When he was sworn in for a second term in January, Barack Obama’s political standing was the best it had been in years. His job approval had climbed into the mid-50s—not extraordinary but solid—and he seemed to have the wind at his back as he called for a new era of liberal governance. Six months later, and it looks as though the winds have shifted against the president. His domestic agenda is stalled in Congress, with no foreseeable action on his proposals for gun control, big government stimulus, cap and trade, or even immigration reform. His job approval is languishing in the mid-40s, and most polls show a plurality of Americans disapprove of the job he is doing.

Why does the president find himself in this position? The polls provide some evidence, and at least the outlines of what to expect as the president continues battling with Congress over the next few months.

The Real Clear Politics average of national polls found Barack Obama hit a postelection high in mid-December, when 54 percent of Americans approved of how he was handling the job. Considering that his average approval rating in the runup to the election was just 48 percent, and that he had averaged 47 percent in both 2011 and 2010, this was a marked bump. When that rating fell below 45 percent in late July 2013, this was a low not seen since mid-2011.

Some pollsters provide detailed cross-tabulations to show how Obama is doing among various sectors of the public. Most notable among these is Gallup, which shows a broad-based decline, including among staunchly Democratic groups. Among young adults, Obama has fallen 11 points since mid-December; among liberals, 15 points; among African Americans, 9 points. His approval rating has declined by 18 points among independents. It is only among Republican groups that Obama’s job rating has held firm, although it was already so low with them, there really wasn’t much room to drop further.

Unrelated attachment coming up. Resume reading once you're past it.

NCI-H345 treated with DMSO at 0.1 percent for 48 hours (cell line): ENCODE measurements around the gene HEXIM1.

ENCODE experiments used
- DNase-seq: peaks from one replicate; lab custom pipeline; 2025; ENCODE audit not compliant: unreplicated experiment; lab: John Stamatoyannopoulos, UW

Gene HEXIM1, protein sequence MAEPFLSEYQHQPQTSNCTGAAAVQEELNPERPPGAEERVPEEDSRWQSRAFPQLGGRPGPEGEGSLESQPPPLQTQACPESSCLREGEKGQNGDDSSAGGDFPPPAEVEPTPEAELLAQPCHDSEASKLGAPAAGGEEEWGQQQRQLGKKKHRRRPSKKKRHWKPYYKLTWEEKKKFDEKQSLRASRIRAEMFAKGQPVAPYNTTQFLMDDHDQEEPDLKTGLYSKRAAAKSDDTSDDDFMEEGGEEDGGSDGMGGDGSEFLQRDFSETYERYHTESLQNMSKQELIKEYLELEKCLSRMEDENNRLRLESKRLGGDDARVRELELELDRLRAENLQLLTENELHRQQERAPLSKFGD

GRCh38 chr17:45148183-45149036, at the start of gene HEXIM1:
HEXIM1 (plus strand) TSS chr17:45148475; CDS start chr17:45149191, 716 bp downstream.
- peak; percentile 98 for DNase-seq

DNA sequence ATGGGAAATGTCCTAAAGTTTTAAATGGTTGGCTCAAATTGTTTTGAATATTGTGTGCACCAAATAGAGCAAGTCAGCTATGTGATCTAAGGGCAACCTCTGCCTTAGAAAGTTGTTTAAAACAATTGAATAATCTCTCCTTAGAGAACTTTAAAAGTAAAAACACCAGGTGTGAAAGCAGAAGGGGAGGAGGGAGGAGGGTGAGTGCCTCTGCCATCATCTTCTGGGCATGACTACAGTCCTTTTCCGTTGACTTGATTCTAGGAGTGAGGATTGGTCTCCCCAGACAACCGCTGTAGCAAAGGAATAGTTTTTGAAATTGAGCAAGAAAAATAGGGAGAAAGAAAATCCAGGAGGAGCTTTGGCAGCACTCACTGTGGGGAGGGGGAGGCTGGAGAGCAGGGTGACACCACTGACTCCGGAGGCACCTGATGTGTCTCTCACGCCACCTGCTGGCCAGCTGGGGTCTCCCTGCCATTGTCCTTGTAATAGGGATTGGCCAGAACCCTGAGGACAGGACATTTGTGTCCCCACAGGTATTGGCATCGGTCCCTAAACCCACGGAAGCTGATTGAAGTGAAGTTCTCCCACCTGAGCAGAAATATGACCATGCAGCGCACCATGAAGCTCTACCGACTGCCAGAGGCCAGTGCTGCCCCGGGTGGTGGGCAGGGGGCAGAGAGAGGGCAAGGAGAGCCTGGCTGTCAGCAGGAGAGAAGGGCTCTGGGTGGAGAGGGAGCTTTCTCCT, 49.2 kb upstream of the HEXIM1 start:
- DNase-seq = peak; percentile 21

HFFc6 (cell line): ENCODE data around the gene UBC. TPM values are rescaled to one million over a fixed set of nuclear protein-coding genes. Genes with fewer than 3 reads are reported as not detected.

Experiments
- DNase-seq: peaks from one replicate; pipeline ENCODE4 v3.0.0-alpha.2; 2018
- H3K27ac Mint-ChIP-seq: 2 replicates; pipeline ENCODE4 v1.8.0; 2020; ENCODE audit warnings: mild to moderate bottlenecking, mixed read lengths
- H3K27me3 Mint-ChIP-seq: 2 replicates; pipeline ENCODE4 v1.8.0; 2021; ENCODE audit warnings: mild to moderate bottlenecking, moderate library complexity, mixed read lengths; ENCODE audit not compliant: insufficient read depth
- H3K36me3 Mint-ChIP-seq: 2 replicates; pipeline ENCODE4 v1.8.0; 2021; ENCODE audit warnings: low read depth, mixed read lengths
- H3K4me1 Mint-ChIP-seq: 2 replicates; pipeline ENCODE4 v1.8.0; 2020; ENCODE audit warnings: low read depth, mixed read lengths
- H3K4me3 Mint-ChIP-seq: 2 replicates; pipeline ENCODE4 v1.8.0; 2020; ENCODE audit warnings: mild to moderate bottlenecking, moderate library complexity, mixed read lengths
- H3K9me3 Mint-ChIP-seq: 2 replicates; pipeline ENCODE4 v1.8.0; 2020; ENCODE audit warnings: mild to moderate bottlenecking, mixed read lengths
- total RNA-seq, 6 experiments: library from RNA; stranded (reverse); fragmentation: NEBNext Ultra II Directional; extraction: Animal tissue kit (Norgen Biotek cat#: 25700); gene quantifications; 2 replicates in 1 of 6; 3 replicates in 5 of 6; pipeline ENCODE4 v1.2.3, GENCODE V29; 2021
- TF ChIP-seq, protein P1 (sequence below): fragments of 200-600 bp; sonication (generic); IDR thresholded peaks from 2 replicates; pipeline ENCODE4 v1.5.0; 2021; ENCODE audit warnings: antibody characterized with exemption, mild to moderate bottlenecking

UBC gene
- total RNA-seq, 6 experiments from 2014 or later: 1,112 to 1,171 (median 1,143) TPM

Two years ago, his job approval suffered in large measure because of the economy, but no such explanation suffices here. Though first quarter economic growth was weak, consumer confidence is up since December and employment gains have been decent, if a bit halting. Indeed, the Pew poll finds that the number of people who rate the economy as good or excellent is statistically unchanged since December. The NBC News/Wall Street Journal poll shows a decrease from 38 percent to 31 percent of people thinking the economy will be better in the next 12 months, but there has been an equivalent drop in those who think it will be worse (from 28 percent to 21 percent).

There is no denying that more people think the country is headed in the wrong direction. Real Clear Politics also averages “right track/wrong track” polls. For all of Obama’s tenure (and, indeed, for much of George W. Bush’s as well) this number has been net negative—i.e., more people think the country is on the wrong track. But again, early last December was a high-water mark; 41 percent of people then thought the country was on the right track while 51 percent said it was on the wrong track. Today, those numbers have worsened substantially: 29 percent of Americans say we’re on the right track, 62 percent say wrong track.